Responsibility

The first step in forgiving is to take responsibility for your emotions—not necessarily responsibility for the situation, but how it made you feel. Emotions are a choice. To forgive, you must recognize that it is your emotion and stop blaming others for how you choose to feel. Pain is real, but suffering is a choice.

Acceptance

Whatever happened, happened. You cannot change the past. Accepting what happened allows you to move from the past to the present. Healing happens in the present. This doesn’t mean you have to forget what happened, but dwelling on it or wishing it had been different doesn’t serve you. Accept it, learn from it, and begin creating the future you deserve.

So many people hold onto anger and animosity toward someone who has been dead for years, or one group of people is hostile toward another for something their ancestors did generations ago. This can end up being a waste of time and energy that could be used elsewhere.

Separation

One of the most important parts of forgiveness is to separate the person from the act. There are many acts which can never be forgiven: murder, rape, child abuse, etc. However, you can always forgive the person who committed the act. Focus your forgiveness on the person, not what was done by the person.

Release

Whatever emotions you are still feeling—anger, sadness, fear, guilt—are the stress and toxicity locked into your physiology, diminishing your quality of life. Take some time to be quiet, be aware of the emotion mentally, and then feel it physically in your body. It will show up as some pain, tightness, or other discomfort. Now, do something physical to release the sensation. This could be jumping, running, shouting, or breathing forcefully. Whatever you do should require some effort. Imagine you are forcing that sensation out of your body.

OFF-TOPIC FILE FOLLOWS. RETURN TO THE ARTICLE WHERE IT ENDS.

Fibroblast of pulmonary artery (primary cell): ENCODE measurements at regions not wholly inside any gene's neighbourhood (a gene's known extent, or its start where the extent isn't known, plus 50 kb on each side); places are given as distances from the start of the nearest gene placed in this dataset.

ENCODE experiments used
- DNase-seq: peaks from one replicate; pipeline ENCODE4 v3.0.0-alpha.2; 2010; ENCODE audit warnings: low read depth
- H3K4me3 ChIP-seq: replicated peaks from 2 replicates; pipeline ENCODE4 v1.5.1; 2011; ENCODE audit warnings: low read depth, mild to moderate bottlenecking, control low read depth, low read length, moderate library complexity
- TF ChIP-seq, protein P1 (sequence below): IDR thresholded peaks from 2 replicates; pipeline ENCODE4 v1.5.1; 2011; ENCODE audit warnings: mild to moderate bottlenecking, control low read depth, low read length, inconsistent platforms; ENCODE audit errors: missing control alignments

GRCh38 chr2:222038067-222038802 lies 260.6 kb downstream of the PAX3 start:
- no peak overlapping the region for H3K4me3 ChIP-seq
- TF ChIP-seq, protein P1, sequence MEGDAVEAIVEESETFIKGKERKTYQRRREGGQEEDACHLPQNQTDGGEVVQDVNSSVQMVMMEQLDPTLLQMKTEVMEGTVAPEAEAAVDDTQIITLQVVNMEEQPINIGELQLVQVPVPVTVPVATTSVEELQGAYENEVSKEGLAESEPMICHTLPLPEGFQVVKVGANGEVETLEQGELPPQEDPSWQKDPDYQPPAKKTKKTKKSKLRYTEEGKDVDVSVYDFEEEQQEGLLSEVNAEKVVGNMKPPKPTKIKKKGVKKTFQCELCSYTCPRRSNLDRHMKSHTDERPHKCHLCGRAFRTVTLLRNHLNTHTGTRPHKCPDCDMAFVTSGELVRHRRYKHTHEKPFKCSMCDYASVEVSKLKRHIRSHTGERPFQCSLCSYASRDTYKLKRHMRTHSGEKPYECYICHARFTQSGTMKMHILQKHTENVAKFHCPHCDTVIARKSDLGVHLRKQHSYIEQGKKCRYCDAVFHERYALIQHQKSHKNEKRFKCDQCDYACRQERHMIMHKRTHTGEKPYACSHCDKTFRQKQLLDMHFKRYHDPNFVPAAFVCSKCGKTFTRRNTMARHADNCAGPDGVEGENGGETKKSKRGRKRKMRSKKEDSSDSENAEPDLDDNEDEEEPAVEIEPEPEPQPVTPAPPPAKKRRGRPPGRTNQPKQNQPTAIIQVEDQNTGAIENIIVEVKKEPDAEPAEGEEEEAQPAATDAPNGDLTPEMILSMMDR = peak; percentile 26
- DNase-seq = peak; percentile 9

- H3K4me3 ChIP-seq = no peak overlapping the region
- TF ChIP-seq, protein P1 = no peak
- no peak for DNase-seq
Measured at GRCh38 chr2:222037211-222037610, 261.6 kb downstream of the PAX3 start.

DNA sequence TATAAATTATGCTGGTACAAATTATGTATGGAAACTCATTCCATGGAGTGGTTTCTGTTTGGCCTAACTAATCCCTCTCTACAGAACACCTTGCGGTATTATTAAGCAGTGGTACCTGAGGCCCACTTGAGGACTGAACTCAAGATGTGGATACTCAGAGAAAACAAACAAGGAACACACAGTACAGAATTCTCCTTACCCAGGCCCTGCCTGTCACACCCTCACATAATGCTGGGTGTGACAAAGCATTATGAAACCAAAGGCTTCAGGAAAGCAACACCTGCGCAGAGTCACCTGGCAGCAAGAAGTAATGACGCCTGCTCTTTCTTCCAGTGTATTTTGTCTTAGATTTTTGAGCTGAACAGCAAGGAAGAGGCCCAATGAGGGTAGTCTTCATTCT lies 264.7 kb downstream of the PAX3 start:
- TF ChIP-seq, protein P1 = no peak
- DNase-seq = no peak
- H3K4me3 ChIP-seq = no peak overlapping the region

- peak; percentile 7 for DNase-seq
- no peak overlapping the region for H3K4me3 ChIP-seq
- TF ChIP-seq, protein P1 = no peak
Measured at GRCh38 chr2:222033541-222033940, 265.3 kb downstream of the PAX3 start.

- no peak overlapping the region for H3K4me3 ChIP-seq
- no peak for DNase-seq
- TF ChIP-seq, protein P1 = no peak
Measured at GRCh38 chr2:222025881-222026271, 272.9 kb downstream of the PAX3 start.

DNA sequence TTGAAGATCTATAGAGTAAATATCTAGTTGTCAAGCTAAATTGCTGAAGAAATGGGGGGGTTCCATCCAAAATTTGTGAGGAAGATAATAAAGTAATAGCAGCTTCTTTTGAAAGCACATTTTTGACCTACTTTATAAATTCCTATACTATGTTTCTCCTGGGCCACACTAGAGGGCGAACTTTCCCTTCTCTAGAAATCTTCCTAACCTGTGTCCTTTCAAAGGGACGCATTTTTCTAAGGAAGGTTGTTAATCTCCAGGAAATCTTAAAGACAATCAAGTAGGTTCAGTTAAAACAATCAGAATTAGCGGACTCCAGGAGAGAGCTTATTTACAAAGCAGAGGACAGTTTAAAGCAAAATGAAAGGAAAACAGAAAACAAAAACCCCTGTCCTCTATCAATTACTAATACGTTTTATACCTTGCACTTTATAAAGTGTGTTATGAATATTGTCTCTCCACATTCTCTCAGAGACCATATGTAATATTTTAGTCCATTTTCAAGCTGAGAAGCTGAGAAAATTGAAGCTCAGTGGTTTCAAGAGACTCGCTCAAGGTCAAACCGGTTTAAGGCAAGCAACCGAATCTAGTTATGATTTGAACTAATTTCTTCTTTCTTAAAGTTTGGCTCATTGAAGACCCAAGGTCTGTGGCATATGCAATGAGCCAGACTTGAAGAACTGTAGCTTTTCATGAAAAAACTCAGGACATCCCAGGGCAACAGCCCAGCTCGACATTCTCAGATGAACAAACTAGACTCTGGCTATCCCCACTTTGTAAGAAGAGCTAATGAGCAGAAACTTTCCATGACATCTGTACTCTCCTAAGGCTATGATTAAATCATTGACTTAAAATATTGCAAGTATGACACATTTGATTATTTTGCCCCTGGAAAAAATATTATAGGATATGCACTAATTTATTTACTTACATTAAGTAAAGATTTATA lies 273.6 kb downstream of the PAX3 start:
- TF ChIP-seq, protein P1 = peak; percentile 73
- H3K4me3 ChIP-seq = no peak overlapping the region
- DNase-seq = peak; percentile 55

Understanding

Next, see if you can begin to understand why this person might have done what was done—what was going on in that person’s life at the time. Maybe put yourself in that person’s shoes and ask yourself, “What would it have taken for me to do that? How much pain and suffering or distorted thinking would I have had to be experiencing to do that?” Remember, everyone, including you, is doing the best they can from their level of awareness, no matter how confused that might have been at the time.

Opportunity

Every experience or situation holds the gift of an opportunity for growth. If you view life as problems, you miss these gifts. No matter how dark the experience might have seemed, look for the opportunity. Your spiritual strength and awareness comes from seeing the opportunities.

 

As you observe, evaluate and then let go of your grudges, you’ll no longer define your life by how you’ve been hurt. You can begin controlling your thoughts proactively which can lead you to taking the appropriate actions to get you the results you want.

And it just might even allow you to find compassion and understanding. And these feeling go a LONG way to serving your needs and your customer’s needs too.